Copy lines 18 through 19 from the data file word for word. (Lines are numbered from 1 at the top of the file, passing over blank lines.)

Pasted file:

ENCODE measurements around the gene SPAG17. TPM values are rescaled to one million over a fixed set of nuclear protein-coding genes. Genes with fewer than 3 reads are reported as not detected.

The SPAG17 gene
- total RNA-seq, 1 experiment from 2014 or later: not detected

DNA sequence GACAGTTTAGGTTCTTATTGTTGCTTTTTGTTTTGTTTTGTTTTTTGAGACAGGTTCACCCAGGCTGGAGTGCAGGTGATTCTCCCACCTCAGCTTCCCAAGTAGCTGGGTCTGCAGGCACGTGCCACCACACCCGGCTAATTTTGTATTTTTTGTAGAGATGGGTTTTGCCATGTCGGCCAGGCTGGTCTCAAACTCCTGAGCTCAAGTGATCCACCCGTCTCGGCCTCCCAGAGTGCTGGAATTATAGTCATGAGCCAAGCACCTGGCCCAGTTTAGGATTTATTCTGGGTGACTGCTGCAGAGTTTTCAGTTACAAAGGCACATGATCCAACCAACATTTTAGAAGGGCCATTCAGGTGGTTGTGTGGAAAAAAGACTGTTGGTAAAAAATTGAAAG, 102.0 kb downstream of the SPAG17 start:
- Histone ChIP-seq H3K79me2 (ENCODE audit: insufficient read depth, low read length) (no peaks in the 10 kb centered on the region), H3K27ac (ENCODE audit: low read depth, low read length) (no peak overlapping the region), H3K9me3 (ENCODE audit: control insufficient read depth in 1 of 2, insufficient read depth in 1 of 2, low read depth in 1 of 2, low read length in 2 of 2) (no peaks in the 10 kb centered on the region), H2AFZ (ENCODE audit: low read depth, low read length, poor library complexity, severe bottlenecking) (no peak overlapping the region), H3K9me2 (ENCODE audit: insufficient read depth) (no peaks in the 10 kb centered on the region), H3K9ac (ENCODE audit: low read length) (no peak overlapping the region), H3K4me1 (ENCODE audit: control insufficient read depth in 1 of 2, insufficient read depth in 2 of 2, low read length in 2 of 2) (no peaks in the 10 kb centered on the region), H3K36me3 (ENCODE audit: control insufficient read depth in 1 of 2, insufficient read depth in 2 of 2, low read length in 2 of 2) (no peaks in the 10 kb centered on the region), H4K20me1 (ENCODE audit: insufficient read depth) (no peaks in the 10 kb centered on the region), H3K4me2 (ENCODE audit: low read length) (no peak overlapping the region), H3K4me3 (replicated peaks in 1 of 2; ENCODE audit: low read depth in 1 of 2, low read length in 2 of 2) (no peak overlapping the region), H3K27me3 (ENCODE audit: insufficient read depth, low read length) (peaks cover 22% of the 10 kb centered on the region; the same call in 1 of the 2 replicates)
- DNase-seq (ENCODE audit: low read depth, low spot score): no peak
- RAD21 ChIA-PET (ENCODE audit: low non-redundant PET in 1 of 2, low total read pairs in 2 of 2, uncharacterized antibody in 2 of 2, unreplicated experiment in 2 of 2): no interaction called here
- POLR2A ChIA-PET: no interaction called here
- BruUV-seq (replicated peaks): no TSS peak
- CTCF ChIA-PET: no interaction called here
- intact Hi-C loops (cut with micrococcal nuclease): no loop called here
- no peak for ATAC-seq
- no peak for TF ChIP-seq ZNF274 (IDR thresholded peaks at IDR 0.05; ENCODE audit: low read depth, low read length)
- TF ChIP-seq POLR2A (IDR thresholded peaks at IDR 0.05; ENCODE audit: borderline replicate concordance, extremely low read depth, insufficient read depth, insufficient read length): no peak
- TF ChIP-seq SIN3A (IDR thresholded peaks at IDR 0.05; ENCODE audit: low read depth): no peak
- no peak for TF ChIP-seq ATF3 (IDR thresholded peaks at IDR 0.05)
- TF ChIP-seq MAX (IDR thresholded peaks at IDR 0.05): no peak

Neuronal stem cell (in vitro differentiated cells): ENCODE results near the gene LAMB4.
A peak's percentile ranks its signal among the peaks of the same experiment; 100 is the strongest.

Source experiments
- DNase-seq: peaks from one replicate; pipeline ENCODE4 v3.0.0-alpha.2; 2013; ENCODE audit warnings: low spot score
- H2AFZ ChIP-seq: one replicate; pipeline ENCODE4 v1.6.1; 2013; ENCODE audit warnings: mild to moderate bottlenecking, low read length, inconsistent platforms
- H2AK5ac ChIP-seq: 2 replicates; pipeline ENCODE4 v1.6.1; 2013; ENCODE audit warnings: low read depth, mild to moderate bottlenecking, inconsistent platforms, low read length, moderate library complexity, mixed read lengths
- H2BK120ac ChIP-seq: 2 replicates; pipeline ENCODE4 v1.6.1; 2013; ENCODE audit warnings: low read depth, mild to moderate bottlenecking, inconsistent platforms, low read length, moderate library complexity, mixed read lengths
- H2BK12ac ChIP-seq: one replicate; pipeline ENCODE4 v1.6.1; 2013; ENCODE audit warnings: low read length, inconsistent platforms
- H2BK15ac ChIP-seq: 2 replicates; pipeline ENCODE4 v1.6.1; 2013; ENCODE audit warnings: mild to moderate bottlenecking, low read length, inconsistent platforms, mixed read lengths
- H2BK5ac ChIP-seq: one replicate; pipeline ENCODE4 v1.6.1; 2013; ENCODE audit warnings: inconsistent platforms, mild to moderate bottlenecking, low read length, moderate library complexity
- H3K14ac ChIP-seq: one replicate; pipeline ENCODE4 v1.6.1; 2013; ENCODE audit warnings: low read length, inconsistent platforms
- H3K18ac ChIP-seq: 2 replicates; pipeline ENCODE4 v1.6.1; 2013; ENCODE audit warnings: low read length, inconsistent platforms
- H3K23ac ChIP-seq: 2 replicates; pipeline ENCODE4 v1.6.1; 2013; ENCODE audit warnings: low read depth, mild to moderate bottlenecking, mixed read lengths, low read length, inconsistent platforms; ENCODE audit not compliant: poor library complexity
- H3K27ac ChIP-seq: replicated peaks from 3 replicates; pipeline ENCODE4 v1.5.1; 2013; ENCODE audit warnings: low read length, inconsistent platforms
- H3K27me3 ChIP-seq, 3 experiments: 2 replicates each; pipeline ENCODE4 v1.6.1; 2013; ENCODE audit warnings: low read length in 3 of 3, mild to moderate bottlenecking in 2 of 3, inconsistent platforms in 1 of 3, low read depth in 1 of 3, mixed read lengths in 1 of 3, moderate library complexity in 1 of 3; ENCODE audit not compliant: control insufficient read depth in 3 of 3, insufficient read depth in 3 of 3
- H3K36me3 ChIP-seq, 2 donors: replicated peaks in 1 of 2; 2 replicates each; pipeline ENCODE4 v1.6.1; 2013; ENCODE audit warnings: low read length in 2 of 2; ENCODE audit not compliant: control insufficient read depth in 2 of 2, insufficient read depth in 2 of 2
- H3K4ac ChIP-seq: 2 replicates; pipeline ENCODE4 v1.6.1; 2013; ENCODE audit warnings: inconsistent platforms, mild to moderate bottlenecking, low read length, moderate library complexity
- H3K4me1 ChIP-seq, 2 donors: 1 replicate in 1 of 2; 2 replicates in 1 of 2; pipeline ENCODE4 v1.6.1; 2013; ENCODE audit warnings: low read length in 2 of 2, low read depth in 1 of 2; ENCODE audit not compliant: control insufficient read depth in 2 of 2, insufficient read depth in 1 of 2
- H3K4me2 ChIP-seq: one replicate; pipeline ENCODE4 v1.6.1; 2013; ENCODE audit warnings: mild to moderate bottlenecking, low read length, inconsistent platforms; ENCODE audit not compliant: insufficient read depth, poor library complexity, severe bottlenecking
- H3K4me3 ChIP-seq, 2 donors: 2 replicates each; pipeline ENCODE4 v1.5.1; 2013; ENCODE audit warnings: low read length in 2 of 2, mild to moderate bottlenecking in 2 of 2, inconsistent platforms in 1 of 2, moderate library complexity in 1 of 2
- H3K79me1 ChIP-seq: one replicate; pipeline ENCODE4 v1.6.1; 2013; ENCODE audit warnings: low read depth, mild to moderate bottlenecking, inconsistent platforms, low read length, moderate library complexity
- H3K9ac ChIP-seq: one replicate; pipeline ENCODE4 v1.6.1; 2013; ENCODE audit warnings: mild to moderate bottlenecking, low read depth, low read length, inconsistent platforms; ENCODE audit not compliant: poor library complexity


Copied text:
Neuronal stem cell (in vitro differentiated cells): ENCODE results near the gene LAMB4.
A peak's percentile ranks its signal among the peaks of the same experiment; 100 is the strongest.